Conference Coverage

Chronic liver disease raises death risk in pneumonia patients



Chronic liver disease increased mortality risk by up to about 80% in patients with pneumonia, according to an investigator who presented results of a large retrospective analysis.

Andrew Bowser/MDedge News

Dr. Zin Mar Htun

Liver disease increased the risk of intubation by 39% and increased length of stay by 1 day in the study, presented at the annual meeting of the American College of Chest Physicians.

These findings have implications for clinicians and the scoring systems they use to evaluate patients with pneumonia, according to investigator Zin Mar Htun, MD, internal medicine resident at Louis A. Weiss Memorial Hospital and Presence Saint Joseph Hospital, Chicago.

“We should recognize the importance of chronic liver disease as an independent risk factor for worse outcomes in pneumonia, regardless of the clinical findings or other coexisting comorbidities,” Dr. Htun said in a podium presentation.

Traditional scoring systems for evaluating pneumonia severity do not incorporate hepatic function status, she said.

“We need to come up with a better scoring system that recognizes comorbidities better than the Patient Safety Indicator scoring,” she told attendees at the meeting.

In their study, Dr. Htun and coinvestigator Muhammad Gul, MD, used the 2014 Nationwide Inpatient Sample database to look at pneumonia patients with or without a liver disease diagnosis.

Intubation was done in 14.2% of pneumonia patients with chronic liver disease present, compared with 10.6% of patients with no chronic liver disease (odds ratio [OR], 1.39; 95% confidence interval, 1.30-1.48) in one of their analyses, which included 17,528 pneumonia patients with a liver disease diagnosis and 17,528 pneumonia patients with no such diagnosis, propensity score-matched for age, gender, and Charlson comorbidities.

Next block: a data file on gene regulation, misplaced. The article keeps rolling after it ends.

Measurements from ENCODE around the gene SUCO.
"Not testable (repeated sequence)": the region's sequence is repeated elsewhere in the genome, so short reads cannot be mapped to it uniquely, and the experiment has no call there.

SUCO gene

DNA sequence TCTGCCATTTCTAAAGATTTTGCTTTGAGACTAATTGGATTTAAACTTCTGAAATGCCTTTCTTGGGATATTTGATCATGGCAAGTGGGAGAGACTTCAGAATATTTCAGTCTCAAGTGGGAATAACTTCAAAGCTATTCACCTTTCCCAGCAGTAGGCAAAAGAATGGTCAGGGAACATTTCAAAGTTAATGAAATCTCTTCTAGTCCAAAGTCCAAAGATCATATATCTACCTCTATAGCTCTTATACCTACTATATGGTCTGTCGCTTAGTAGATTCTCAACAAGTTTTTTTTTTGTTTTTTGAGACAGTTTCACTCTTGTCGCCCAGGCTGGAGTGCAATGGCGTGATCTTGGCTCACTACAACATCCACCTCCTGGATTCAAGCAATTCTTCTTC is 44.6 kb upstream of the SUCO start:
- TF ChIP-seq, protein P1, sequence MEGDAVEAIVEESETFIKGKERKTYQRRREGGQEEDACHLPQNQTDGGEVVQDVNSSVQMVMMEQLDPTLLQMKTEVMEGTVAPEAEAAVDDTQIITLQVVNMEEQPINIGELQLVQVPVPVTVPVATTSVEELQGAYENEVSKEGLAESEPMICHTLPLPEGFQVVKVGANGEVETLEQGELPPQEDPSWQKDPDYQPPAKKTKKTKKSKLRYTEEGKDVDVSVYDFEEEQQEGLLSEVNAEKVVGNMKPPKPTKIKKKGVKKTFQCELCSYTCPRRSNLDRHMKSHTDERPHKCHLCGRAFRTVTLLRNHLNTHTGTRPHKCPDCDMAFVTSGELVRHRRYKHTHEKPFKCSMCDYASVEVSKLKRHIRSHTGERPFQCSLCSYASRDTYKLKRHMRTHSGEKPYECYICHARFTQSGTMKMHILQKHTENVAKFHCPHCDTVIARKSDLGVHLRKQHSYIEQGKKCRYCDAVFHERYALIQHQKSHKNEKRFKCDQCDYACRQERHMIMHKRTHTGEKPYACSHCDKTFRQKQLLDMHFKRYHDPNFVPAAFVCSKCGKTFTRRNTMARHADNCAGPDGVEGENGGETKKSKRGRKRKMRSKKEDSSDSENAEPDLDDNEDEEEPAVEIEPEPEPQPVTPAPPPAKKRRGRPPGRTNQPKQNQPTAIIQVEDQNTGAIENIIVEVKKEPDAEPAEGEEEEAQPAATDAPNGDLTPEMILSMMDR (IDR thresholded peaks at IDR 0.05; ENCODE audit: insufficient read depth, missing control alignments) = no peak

Length of stay was 8.76 and 7.83 days, respectively, for pneumonia patients with and without chronic liver disease (P less than .001), the propensity score-matched analysis further showed. In-hospital mortality was 10.5% and 6.9% for the liver disease and no liver disease groups in this analysis (OR, 1.57; 95% CI, 1.46-1.70).

In a regression analysis looking at 1.5 million pneumonia patients, of whom about 51,000 had chronic liver disease, the odds ratio for mortality was 1.82 (95% CI, 1.76-1.88; P less than .001), Dr. Htun further reported.

The pathogens causing pneumonia in patients with chronic liver disease were about the same as those in other hospitalized patients, she said in her presentation.

These are “compelling” results that suggest liver disease should considered as a factor in the development of future pneumonia scoring systems, according to Zachary Q. Morris, MD, of Henry Ford Hospital.

Creators of scoring systems may err on the side of making them “simplistic” so they are accessible and easy to analyze, Dr. Morris said in an interview.

“There comes a point in time that maybe you do need to have another layer of complexity to it,” added Dr. Morris, who moderated the original research session where Dr. Htun presented her results.

Both Dr. Htun and Dr. Gul reported that they had no relationships relevant to their study.

SOURCE: Htun ZM, et al. CHEST 2018. doi: 10.1016/j.chest.2018.08.862.

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